Include case managers in hospital’s disaster plan

Trained clinicians can provide vital help

Case managers can provide vital assistance during a disaster, Toni Cesta, PhD, RN, FAAN, knows from first hand experience.

When the August power failure hit Saint Vincent’s Hospital Manhattan (NY), where Cesta is the director of case management, the case management department spent 36 straight hours providing hands-on care for traumatized patients.

In the case of a disaster, Saint Vincent’s case managers are assigned to go to the cafeteria and care for the patients who have been discharged but can’t go home.

During the blackout, those patients included people who had been injured in the subway when the lights went out and people suffering from heat exhaustion and respiratory problems. Included in the mix were psychiatric patients, three newborns and their mothers, and patients who had been discharged from the hospital that day but couldn’t go home.

The social workers in Cesta’s department were called on to provide emotional support to the patients who had been through a traumatic event and to help others locate their family members.

"The bottom line is that experienced nurses and social workers can add a lot of value to a disaster plan," she says.

As soon as the power outage hit, the Saint Vincent’s disaster plan went into effect and the case management staff went to their assigned place in the hospital cafeteria and set up a discharge area for patients who had been released from the hospital or emergency department (ED) and had no transportation home.

During a disaster, New York City does not allow any emergency vehicles to transport patients out of hospitals. They are to remain free for casualties and only can transport patients to hospitals, she says.

Limousine services and other transportation companies couldn’t help because the power outage also made it impossible to pump gas into their vehicles. Family members couldn’t come and get the patients because the bridges and tunnels were closed and the traffic signals were out.

Within a short time, the Saint Vincent’s ED was jammed with patients. "It became clear that the [ED] was overloaded. They were seeing and releasing people and because the city wouldn’t allow us to transport them out, we had to put them somewhere," Cesta says.

Case managers put their ingenuity to work assembling what was needed to care for the patients. The patients with head wounds needed antibiotics; diabetics needed insulin; and people with respiratory problems needed inhalers.

"The patients we had there, technically, had been discharged, but many of them still were very sick. Some were sicker than they should have been, and we returned them back to the [ED]," Cesta says.

The hospital had a supply of cots that had been purchased for the staff to sleep on in emergencies, but they weren’t suitable for the patients because there was no way to keep them from falling off. The staff brought in hospital beds, but all of them had been raised for cleaning, and there was no electricity to lower them. The solution was to use the big chairs from the dialysis clinic. The staff brought oxygen tanks into the cafeteria for patients who needed oxygen.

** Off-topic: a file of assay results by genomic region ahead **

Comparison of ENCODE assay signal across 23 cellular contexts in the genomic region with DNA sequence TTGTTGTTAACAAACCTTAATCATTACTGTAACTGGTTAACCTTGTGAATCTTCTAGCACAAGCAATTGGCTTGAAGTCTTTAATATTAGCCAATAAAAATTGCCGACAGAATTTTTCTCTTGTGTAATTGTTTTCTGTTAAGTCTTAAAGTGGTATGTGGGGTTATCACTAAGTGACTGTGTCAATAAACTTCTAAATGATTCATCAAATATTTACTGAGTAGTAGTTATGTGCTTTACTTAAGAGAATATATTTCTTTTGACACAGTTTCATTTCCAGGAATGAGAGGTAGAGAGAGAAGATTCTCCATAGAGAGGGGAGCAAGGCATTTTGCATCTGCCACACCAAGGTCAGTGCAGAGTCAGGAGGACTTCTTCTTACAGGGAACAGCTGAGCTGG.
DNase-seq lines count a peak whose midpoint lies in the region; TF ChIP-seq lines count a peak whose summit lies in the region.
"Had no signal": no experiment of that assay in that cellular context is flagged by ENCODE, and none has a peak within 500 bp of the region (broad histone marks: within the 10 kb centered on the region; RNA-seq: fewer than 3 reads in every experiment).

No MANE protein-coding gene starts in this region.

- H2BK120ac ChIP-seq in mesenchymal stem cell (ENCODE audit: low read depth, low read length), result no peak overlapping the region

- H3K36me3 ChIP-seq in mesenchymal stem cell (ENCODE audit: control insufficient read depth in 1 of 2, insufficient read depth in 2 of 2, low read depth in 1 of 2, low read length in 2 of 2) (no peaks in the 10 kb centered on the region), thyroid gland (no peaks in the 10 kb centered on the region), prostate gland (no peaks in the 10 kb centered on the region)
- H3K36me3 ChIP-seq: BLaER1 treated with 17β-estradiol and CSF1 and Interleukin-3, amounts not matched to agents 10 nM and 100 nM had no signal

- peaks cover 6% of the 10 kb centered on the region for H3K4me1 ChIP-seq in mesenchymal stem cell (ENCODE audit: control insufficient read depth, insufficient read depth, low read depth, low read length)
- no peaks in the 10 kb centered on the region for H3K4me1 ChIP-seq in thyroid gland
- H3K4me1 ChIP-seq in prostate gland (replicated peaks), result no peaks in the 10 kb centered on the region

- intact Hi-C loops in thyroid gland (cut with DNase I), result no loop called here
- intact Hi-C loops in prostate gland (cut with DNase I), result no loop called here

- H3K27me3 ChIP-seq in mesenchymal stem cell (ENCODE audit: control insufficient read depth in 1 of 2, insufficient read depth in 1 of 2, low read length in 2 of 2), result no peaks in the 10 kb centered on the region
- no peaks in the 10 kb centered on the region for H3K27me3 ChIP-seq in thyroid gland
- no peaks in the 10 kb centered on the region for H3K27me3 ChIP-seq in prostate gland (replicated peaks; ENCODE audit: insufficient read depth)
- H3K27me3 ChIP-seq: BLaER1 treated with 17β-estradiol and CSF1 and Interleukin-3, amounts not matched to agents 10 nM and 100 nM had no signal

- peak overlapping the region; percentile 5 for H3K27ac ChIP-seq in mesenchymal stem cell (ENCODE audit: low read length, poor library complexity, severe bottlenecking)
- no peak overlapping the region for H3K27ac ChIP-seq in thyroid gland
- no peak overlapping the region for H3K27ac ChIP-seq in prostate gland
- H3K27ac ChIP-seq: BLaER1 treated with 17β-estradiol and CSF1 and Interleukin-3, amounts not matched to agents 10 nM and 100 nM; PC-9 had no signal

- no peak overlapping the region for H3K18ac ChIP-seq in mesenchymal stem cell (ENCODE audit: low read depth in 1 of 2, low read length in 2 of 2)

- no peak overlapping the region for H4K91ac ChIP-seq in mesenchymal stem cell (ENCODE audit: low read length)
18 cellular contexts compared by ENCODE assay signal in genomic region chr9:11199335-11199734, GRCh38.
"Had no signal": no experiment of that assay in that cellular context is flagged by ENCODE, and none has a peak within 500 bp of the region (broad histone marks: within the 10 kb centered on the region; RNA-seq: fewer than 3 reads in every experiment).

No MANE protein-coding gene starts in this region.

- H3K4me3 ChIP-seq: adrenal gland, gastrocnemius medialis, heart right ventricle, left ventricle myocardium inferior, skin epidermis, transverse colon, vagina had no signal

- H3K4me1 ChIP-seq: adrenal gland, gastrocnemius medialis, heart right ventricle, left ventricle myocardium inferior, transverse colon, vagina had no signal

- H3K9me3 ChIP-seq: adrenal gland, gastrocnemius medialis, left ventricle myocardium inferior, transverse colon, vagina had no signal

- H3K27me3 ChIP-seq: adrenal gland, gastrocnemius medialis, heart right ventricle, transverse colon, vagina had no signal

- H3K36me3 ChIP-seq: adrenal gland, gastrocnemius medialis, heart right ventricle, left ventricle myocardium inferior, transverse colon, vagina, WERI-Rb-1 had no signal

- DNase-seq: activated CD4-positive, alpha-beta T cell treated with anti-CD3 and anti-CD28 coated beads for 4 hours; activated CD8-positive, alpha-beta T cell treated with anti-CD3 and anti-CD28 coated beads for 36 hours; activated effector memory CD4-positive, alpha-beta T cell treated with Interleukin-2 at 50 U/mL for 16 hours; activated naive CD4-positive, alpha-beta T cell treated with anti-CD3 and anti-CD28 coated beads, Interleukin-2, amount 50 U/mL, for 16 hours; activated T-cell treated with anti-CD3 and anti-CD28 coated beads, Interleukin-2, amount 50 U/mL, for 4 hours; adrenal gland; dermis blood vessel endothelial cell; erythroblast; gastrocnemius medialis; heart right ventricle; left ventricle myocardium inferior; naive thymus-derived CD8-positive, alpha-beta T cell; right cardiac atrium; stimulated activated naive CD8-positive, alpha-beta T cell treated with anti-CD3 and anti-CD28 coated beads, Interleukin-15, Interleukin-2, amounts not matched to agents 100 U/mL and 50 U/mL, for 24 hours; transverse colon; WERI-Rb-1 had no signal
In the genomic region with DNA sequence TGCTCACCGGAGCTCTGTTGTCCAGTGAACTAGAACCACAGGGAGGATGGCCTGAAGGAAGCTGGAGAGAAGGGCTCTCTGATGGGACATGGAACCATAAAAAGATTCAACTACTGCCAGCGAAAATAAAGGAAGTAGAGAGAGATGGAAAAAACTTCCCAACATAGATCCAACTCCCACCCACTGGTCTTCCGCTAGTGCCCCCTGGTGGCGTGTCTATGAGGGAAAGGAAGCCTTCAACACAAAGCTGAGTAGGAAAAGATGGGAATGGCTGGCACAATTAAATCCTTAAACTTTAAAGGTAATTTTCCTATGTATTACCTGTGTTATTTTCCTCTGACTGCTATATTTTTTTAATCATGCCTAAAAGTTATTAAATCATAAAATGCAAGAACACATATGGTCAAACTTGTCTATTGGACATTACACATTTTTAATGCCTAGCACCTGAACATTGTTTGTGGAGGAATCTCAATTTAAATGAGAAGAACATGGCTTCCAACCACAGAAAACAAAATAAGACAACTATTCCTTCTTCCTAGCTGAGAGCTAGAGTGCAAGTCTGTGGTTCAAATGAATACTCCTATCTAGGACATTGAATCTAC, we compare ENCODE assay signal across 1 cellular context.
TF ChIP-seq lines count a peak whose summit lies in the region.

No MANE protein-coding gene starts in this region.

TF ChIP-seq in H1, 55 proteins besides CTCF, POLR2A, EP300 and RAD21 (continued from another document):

Eventually, the Salvation Army brought in bottled water and food. Staff already had gone to the supermarket to buy sandwich materials. The news reports downplayed the severity of the power failure, Cesta says.

"They showed people camping out, laughing, and coping, but for our hospital and the patients, it was a disaster. The case managers essentially were up for 36 hours taking care of patients. It was dark and hot, and if you turned on the tap, you got brown water," Cesta recalled.

Don’t forget to plan for outpatients

Based on her experiences of 9/11 and during the blackout, Cesta recommends that hospitals come up with a means to care for outpatients during a disaster.

"Now we know we have to beef up the concept of the discharge lounge and equip it with medications and supplies as well as red plugs hooked up to our generator system," she says.

When creating a disaster plan, Cesta recommends looking for a clinically appropriate location in which to set up a discharge area. The area should be large enough to handle the influx of patients you might expect and should include hookups to the emergency generator system. She offers the following advice as well:

  • Don’t expect to be able to transfer people out of the hospital.
  • If your hospital uses electronic medical records, come up with a paper system for admissions and orders when there is no power.
  • Think through everything necessary to accommodate the patients’ needs. Establish a supply of medication, oxygen, and dressing changes — anything that patients might require for any period of time.
  • Develop a system to get medication orders from the ED and to get the medication the patients need from the pharmacy.
  • Line up sources for appropriate food and water.
  • Secure appropriate places for people to sleep or lie down.
  • Set up a system to accommodate patients who have been released from the hospital and ED who need continuing care.